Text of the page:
Today the beloved Pope Emeritus Benedict XVI celebrates 45 years of being created Cardinal by Pope Saint Paul VI on June 27, 1977.
The Supreme Pontiff Emeritus was 50 years old when he was created a cardinal on June 27, 1977. He had been serving as Archbishop of Munich and Freising in Germany for nearly a month.
In November 1981, Pope Saint John Paul II appointed him Prefect of the Congregation for the Doctrine of the Faith, where he served for almost 25 years until he was elected Successor of Saint Peter in the April 2005 conclave.
After 8 years as Universal Pastor of the Church, he resigned in February 2013. Since then he has lived praying and studying in the Mater Ecclesiae monastery in the Vatican.
In June 2019, the interim director of the Holy See Press Office, Alessandro Gisotti, denied rumors about the state of health of Pope Emeritus Benedict XVI, which claimed that he had suffered a stroke or cerebral infarction.
Rumors began to circulate on June 17 in various media and social networks, suggesting that Benedict XVI had suffered mild ischemia, which triggered a stroke.
However, Gisotti told the Catholic Herald that “these rumors are false.”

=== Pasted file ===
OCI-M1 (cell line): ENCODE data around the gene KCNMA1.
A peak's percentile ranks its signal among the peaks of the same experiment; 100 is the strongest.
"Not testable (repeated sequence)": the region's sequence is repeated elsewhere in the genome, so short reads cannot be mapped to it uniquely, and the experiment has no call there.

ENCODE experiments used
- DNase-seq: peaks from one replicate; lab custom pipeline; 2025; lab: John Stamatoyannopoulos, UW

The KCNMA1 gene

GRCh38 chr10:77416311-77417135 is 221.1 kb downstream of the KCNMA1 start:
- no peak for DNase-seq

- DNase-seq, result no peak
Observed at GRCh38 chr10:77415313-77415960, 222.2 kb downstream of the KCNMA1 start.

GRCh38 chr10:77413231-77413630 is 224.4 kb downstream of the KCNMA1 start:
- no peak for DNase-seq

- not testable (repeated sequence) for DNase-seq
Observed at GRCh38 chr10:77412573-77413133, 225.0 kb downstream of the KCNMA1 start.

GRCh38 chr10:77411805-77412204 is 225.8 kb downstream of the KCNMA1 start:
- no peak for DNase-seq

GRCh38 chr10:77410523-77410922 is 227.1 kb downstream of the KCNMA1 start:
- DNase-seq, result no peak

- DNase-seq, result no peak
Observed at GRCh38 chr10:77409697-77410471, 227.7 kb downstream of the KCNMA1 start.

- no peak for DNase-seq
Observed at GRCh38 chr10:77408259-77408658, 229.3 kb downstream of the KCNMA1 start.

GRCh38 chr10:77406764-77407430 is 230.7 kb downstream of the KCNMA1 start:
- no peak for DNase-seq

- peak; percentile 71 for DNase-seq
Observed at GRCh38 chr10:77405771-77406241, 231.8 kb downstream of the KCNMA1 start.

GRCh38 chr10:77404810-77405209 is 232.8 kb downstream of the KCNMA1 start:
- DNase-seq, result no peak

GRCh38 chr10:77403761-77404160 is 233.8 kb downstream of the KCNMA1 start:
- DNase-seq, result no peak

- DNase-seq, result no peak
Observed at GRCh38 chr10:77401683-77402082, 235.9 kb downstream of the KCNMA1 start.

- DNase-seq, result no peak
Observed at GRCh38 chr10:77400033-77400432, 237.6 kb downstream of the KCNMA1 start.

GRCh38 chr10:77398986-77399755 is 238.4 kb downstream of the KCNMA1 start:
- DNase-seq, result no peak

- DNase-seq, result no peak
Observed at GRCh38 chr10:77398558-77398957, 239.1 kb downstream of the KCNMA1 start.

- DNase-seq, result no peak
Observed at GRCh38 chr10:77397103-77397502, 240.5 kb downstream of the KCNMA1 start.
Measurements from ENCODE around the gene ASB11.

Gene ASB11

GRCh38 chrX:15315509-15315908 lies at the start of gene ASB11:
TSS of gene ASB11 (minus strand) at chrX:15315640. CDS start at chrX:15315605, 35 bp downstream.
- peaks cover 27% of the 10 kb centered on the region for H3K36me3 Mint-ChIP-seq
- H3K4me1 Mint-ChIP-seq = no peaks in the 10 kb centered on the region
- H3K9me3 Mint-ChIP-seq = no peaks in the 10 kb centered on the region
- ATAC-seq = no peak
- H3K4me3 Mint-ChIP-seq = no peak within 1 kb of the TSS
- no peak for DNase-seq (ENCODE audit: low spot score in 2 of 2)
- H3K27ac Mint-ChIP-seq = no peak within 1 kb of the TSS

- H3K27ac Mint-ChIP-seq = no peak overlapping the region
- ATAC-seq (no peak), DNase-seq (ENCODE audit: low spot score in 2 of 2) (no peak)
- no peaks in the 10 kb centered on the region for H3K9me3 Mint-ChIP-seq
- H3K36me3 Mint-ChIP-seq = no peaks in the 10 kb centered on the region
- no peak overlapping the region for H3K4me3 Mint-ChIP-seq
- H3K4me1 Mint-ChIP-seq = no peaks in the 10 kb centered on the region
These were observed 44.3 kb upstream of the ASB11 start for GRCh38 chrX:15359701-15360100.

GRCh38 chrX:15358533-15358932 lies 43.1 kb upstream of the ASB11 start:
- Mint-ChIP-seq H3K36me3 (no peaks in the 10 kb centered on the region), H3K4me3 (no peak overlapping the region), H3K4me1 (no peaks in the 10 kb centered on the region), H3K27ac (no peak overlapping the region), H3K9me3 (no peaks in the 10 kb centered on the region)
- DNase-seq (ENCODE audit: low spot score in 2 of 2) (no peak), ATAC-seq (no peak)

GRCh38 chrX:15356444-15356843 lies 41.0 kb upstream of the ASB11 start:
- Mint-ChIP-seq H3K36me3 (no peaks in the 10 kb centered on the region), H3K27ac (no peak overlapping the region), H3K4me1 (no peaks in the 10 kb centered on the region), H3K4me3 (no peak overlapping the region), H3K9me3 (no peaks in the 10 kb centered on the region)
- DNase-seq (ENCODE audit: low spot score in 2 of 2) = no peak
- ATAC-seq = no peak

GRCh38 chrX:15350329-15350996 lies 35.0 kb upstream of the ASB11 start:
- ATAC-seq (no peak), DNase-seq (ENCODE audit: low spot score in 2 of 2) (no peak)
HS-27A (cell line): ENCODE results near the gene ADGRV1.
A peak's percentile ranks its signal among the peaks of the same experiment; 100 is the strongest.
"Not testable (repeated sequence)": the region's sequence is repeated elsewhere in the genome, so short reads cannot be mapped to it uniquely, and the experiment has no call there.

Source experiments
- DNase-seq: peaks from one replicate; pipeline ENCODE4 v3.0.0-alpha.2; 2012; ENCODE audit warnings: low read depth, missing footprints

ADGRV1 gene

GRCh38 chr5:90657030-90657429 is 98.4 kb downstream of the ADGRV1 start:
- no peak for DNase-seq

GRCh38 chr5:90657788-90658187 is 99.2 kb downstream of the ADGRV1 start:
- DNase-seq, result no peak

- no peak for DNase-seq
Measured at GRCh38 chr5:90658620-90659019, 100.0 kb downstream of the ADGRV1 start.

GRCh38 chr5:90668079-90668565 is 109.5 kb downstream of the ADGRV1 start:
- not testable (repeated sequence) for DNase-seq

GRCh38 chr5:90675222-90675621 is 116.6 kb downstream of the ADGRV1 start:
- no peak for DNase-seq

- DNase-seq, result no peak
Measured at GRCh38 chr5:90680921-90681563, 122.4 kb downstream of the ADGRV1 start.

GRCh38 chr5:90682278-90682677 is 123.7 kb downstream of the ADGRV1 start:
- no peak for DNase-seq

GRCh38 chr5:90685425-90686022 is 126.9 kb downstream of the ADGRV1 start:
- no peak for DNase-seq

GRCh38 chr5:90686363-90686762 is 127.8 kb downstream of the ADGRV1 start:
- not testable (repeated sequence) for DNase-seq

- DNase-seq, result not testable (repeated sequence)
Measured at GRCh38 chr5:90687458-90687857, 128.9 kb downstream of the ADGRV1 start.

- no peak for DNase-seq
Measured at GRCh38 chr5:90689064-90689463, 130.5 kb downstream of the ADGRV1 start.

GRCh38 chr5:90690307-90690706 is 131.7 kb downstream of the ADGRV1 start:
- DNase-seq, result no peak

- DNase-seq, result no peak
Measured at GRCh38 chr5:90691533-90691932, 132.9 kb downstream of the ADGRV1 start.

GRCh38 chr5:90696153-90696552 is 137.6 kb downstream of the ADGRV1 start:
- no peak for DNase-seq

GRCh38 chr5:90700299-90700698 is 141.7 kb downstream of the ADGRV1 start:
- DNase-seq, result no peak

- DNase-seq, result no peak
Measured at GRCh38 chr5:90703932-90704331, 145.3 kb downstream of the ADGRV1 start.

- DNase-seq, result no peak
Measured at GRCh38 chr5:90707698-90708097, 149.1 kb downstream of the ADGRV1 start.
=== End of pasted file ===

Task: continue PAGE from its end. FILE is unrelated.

On May 4, 2020, German journalist Peter Sewald published a new biography of the Pope Emeritus titled “Benedikt XVI – Ein Leben” (A Life), in which Joseph Ratzinger claims that modern society is formulating an “anti-Christian creed” and punishing those who resist it with “social excommunication”.
In a wide-ranging interview at the end of the 1,184-page book, the Pope Emeritus said that the greatest threat facing the Church is a “world dictatorship of seemingly humanistic ideologies.”
A few days later and on the occasion of the 100th anniversary of the birth of Pope Saint John Paul II, Benedict XVI sent a letter to the Polish bishops, in which he traces the life of the pilgrim Pope and where he pronounces on the possibility of calling “Great” to Karol Wojtyla.
In March 2021, the Pope Emeritus reiterated that “there are not two Popes” that “the Pope is only one” and acknowledged that resigning from the Petrine ministry was “a difficult decision” but he made it “with full conscience and I think I did right”.
In April of that year, and as part of the premiere of a documentary about his life on his 94th birthday, it was learned that his personal secretary, Msgr. Georg Gänswein, tried to dissuade him from resigning the pontificate.